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I came across the term "diagonal to the computational basis" in my reading recently. I'm not entirely sure what this term means. I know that a diagonal matrix is one with only non-zero elements on the diagonal and I know that the computational basis is $\alpha \left| 0 \right> + \beta \left| 1 \right>$ but I'm not sure how these terms relate to one another nor how a particular gate could be said to be diagonal to the computational basis.

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Matrix just encodes linear operation that transforms basis vectors to some other vectors. For example, matrix $M$ can transform vector $|0\rangle$ to vector $m_{11}|0\rangle + m_{12}|1\rangle$ and vector $|1\rangle$ to $m_{21}|0\rangle + m_{22}|1\rangle$. In this case, this matrix is written as $\left(\begin{matrix} m_{11} & m_{21} \\ m_{12} & m_{22} \end{matrix}\right)$. And vectors $|0\rangle$, $|1\rangle$ are encoded as $\left(\begin{matrix} 1 \\ 0 \end{matrix}\right), \left(\begin{matrix} 0 \\ 1 \end{matrix}\right)$ respectively.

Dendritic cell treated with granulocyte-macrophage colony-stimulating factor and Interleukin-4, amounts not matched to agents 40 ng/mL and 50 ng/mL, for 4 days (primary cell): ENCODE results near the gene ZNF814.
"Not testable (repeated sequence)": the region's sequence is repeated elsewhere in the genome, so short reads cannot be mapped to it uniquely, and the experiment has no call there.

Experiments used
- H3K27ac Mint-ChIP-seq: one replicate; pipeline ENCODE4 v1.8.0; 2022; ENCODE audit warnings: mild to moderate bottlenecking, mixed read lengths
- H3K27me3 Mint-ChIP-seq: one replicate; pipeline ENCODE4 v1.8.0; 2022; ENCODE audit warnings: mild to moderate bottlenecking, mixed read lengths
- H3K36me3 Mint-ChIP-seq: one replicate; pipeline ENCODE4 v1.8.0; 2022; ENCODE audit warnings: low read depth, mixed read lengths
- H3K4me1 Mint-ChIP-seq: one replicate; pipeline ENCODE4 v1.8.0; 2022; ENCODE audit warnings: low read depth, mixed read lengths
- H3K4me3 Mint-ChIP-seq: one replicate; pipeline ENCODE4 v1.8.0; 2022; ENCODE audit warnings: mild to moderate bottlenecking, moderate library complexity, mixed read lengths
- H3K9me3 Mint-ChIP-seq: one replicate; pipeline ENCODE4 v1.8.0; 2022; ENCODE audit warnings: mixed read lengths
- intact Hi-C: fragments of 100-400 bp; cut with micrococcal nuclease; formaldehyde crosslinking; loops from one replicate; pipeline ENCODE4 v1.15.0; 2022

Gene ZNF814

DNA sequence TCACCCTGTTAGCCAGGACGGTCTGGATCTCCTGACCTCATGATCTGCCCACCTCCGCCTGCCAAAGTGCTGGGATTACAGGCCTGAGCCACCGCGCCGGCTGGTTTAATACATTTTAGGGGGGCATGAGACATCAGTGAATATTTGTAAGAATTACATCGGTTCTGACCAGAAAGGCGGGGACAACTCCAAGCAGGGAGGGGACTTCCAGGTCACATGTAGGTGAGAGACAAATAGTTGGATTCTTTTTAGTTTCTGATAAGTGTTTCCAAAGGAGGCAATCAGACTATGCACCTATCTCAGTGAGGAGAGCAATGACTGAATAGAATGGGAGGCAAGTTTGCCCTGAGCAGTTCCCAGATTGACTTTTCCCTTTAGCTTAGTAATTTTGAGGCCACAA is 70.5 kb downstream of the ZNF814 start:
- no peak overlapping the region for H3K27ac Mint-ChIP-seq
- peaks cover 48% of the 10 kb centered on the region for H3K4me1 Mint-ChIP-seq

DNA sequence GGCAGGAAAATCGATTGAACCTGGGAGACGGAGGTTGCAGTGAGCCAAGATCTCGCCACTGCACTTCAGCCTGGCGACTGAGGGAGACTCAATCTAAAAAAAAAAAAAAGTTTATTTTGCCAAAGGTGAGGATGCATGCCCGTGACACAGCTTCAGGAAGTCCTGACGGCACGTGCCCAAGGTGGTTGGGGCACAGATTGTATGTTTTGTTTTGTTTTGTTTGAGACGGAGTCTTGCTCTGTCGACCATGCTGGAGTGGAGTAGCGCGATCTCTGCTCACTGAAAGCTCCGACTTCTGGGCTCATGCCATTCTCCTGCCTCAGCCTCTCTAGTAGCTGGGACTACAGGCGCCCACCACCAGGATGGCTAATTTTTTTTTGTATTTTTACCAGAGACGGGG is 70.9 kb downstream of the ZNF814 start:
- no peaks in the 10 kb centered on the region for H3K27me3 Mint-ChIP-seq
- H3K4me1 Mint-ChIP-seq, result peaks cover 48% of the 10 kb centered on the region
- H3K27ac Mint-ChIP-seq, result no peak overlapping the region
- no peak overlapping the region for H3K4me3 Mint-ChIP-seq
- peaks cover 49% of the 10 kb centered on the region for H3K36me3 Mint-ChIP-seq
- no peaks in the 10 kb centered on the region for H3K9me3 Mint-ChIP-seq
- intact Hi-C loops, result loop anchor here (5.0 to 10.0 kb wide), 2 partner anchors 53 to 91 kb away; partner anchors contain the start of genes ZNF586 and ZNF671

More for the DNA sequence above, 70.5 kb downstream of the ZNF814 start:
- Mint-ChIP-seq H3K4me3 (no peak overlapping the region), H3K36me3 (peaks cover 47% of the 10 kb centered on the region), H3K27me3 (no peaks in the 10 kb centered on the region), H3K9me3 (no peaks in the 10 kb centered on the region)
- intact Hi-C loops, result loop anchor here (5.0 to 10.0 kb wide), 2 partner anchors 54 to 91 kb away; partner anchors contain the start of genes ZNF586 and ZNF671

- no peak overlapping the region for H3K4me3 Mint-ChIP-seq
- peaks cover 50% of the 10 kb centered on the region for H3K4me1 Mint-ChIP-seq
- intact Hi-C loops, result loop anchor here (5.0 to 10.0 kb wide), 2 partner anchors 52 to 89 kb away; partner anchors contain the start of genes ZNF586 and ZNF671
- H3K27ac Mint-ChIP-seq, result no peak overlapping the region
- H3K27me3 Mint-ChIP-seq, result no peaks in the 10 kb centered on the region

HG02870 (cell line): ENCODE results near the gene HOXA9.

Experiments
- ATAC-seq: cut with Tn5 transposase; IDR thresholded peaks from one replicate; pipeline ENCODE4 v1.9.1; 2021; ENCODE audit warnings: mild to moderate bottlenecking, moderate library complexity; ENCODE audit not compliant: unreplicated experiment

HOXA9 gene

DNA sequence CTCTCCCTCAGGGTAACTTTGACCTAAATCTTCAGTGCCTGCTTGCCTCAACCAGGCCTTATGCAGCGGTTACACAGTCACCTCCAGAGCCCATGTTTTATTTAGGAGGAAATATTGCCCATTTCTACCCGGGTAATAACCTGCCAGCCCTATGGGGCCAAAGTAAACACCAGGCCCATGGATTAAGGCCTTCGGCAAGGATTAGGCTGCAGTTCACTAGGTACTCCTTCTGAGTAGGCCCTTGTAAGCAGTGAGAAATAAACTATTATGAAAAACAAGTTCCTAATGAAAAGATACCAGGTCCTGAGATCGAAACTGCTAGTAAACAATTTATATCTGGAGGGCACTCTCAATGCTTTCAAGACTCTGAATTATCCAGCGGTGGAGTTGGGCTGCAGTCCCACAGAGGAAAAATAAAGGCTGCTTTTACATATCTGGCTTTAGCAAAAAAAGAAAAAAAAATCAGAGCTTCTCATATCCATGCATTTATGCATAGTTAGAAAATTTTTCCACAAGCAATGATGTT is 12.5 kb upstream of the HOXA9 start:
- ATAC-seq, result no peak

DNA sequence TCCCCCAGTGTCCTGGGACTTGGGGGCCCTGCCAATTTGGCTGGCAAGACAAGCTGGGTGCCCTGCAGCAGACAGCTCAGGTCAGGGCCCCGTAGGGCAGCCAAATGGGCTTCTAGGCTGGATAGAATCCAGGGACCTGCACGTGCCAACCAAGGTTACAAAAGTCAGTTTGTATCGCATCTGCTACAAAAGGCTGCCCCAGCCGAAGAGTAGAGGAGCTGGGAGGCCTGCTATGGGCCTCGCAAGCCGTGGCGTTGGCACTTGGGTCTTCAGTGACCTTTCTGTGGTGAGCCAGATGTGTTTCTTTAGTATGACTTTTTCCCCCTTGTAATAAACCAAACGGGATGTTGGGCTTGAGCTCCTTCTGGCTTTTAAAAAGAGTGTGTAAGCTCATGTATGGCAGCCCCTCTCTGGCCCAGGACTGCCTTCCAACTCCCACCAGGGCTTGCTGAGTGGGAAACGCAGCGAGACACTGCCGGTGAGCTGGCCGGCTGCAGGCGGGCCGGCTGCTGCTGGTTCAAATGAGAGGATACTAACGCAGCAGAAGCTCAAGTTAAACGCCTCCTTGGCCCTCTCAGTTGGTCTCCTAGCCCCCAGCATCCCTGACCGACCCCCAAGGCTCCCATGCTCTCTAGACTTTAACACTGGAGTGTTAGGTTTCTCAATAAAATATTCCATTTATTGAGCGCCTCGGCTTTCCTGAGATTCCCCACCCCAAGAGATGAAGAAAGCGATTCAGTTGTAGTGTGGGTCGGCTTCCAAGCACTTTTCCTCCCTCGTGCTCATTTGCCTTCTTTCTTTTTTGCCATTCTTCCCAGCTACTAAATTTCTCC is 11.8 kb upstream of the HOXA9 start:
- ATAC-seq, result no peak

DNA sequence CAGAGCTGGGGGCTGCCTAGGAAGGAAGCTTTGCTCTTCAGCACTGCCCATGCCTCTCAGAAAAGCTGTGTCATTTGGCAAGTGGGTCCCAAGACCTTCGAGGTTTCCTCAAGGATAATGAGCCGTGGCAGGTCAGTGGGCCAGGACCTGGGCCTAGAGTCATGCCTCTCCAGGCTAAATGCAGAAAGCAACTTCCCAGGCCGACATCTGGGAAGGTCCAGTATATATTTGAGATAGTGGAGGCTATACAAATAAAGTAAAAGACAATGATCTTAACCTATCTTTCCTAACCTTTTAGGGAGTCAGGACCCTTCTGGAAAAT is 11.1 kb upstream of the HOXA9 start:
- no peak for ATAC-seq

In a different basis the same linear operation has different matrix encoding, diagonality is not preserved under basis change.

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If the computational basis is the vectors $\{|0\rangle,|1\rangle\}$, then this means that $\rho$ is a diagonal matrix when written in this basis. In other words, $\rho=p|0\rangle\langle 0|+(1-p)|1\rangle\langle 1|$ for some real number $0<p<1$.

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    $\begingroup$ Original question had a gate, not density operator. So not rho with p and 1-p. Replace p's with phases. $\endgroup$ – AHusain Mar 20 at 14:08

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